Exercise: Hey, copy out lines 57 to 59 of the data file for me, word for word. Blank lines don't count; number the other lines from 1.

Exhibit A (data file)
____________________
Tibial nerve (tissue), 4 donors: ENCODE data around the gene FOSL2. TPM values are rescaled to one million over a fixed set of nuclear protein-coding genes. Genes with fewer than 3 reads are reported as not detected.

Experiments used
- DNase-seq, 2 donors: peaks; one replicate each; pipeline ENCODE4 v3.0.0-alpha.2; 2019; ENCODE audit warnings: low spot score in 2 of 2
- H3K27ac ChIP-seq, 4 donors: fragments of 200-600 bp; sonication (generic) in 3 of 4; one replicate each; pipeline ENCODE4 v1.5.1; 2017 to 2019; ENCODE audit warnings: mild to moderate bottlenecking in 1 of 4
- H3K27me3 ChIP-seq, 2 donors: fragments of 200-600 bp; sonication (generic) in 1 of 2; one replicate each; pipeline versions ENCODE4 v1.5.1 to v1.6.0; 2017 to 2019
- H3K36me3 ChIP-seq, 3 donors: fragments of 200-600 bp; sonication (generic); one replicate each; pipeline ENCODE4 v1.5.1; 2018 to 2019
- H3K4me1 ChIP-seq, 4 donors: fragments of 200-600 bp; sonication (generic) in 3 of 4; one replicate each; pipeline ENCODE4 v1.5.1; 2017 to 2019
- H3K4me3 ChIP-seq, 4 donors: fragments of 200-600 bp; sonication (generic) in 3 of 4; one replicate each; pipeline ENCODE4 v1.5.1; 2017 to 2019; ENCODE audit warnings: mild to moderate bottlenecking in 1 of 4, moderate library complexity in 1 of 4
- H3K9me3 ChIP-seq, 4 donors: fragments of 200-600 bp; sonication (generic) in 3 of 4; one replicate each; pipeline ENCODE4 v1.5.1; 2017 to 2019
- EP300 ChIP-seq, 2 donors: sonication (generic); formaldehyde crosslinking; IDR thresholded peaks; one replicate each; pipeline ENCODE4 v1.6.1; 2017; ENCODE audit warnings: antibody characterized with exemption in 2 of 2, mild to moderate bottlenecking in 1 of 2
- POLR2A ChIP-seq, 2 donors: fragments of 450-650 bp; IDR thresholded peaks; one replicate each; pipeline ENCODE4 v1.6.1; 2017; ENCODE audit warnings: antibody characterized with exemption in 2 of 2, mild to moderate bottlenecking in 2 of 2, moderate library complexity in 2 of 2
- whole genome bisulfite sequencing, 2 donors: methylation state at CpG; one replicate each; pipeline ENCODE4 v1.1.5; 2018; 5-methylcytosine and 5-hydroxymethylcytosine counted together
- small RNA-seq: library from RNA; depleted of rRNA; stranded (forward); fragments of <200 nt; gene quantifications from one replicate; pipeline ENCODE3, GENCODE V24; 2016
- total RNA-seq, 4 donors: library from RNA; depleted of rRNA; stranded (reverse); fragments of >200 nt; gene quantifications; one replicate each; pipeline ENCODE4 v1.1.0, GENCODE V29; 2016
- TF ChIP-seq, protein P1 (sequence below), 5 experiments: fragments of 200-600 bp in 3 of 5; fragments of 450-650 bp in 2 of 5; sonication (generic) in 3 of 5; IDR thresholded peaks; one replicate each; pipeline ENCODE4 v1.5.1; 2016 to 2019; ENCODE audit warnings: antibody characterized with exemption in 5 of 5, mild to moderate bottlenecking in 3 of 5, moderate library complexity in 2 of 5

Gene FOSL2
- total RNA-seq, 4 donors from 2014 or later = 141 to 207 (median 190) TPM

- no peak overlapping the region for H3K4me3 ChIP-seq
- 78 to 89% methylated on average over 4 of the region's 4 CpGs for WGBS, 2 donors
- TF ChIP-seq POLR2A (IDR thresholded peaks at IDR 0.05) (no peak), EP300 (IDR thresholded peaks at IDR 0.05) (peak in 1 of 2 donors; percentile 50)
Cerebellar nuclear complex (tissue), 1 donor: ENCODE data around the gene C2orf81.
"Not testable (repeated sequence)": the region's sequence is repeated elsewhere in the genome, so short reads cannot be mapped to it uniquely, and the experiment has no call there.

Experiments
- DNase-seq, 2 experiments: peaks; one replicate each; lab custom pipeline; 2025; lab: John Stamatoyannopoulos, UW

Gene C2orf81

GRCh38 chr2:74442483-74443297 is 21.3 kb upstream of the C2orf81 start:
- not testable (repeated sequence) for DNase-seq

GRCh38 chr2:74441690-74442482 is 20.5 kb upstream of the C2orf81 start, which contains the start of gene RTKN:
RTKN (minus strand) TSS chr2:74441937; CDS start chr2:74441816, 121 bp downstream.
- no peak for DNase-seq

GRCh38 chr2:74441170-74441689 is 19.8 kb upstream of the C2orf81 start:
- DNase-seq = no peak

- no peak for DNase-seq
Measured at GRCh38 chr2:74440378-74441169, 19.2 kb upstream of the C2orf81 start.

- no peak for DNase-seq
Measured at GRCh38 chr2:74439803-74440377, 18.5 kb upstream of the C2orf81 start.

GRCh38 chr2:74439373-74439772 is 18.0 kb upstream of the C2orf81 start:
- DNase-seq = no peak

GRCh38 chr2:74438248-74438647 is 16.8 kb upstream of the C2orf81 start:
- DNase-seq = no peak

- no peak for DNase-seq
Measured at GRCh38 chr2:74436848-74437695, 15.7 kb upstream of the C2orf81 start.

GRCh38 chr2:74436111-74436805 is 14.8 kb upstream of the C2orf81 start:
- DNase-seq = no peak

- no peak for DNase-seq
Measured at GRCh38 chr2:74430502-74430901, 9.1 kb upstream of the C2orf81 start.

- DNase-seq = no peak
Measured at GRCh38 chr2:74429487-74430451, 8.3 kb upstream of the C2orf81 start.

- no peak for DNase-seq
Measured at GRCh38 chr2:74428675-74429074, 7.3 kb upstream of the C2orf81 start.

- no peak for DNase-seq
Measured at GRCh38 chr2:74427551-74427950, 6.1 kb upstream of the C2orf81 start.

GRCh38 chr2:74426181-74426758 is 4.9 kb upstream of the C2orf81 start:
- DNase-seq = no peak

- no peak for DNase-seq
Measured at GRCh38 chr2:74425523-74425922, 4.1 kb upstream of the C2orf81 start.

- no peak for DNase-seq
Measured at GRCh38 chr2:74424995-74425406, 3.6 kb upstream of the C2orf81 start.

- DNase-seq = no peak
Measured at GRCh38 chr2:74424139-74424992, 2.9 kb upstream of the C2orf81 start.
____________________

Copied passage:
- no peak for DNase-seq
Measured at GRCh38 chr2:74424995-74425406, 3.6 kb upstream of the C2orf81 start.

- DNase-seq = no peak